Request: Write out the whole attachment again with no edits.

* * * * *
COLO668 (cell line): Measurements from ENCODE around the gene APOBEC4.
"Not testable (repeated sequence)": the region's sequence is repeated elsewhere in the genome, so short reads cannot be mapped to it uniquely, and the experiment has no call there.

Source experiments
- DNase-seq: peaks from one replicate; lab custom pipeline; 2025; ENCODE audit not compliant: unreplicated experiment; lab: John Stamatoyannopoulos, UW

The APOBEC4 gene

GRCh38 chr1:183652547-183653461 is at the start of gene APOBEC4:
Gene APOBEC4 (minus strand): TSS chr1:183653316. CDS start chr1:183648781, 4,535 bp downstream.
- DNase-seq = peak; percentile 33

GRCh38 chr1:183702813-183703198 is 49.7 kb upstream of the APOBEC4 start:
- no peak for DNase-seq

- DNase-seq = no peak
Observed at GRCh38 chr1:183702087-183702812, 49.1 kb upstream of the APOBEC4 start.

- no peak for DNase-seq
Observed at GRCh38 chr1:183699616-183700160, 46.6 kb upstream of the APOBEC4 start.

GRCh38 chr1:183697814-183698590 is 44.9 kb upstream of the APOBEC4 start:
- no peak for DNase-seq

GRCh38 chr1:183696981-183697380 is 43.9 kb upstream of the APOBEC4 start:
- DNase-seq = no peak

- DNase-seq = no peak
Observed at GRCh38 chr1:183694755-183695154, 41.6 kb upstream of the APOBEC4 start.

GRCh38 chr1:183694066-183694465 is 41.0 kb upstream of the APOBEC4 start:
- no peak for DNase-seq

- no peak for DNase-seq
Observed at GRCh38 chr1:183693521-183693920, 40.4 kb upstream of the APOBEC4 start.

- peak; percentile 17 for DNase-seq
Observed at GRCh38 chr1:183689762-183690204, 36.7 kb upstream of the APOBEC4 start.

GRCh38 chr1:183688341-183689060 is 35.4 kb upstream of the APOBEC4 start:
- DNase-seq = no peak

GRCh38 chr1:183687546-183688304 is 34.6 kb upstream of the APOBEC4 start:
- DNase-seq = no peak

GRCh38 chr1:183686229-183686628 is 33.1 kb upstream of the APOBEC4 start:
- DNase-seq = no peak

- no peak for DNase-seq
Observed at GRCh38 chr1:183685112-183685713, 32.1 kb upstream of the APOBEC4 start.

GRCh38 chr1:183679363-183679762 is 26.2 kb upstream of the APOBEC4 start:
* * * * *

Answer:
COLO668 (cell line): Measurements from ENCODE around the gene APOBEC4.
"Not testable (repeated sequence)": the region's sequence is repeated elsewhere in the genome, so short reads cannot be mapped to it uniquely, and the experiment has no call there.

Source experiments
- DNase-seq: peaks from one replicate; lab custom pipeline; 2025; ENCODE audit not compliant: unreplicated experiment; lab: John Stamatoyannopoulos, UW

The APOBEC4 gene

GRCh38 chr1:183652547-183653461 is at the start of gene APOBEC4:
Gene APOBEC4 (minus strand): TSS chr1:183653316. CDS start chr1:183648781, 4,535 bp downstream.
- DNase-seq = peak; percentile 33

GRCh38 chr1:183702813-183703198 is 49.7 kb upstream of the APOBEC4 start:
- no peak for DNase-seq

- DNase-seq = no peak
Observed at GRCh38 chr1:183702087-183702812, 49.1 kb upstream of the APOBEC4 start.

- no peak for DNase-seq
Observed at GRCh38 chr1:183699616-183700160, 46.6 kb upstream of the APOBEC4 start.

GRCh38 chr1:183697814-183698590 is 44.9 kb upstream of the APOBEC4 start:
- no peak for DNase-seq

GRCh38 chr1:183696981-183697380 is 43.9 kb upstream of the APOBEC4 start:
- DNase-seq = no peak

- DNase-seq = no peak
Observed at GRCh38 chr1:183694755-183695154, 41.6 kb upstream of the APOBEC4 start.

GRCh38 chr1:183694066-183694465 is 41.0 kb upstream of the APOBEC4 start:
- no peak for DNase-seq

- no peak for DNase-seq
Observed at GRCh38 chr1:183693521-183693920, 40.4 kb upstream of the APOBEC4 start.

- peak; percentile 17 for DNase-seq
Observed at GRCh38 chr1:183689762-183690204, 36.7 kb upstream of the APOBEC4 start.

GRCh38 chr1:183688341-183689060 is 35.4 kb upstream of the APOBEC4 start:
- DNase-seq = no peak

GRCh38 chr1:183687546-183688304 is 34.6 kb upstream of the APOBEC4 start:
- DNase-seq = no peak

GRCh38 chr1:183686229-183686628 is 33.1 kb upstream of the APOBEC4 start:
- DNase-seq = no peak

- no peak for DNase-seq
Observed at GRCh38 chr1:183685112-183685713, 32.1 kb upstream of the APOBEC4 start.

GRCh38 chr1:183679363-183679762 is 26.2 kb upstream of the APOBEC4 start: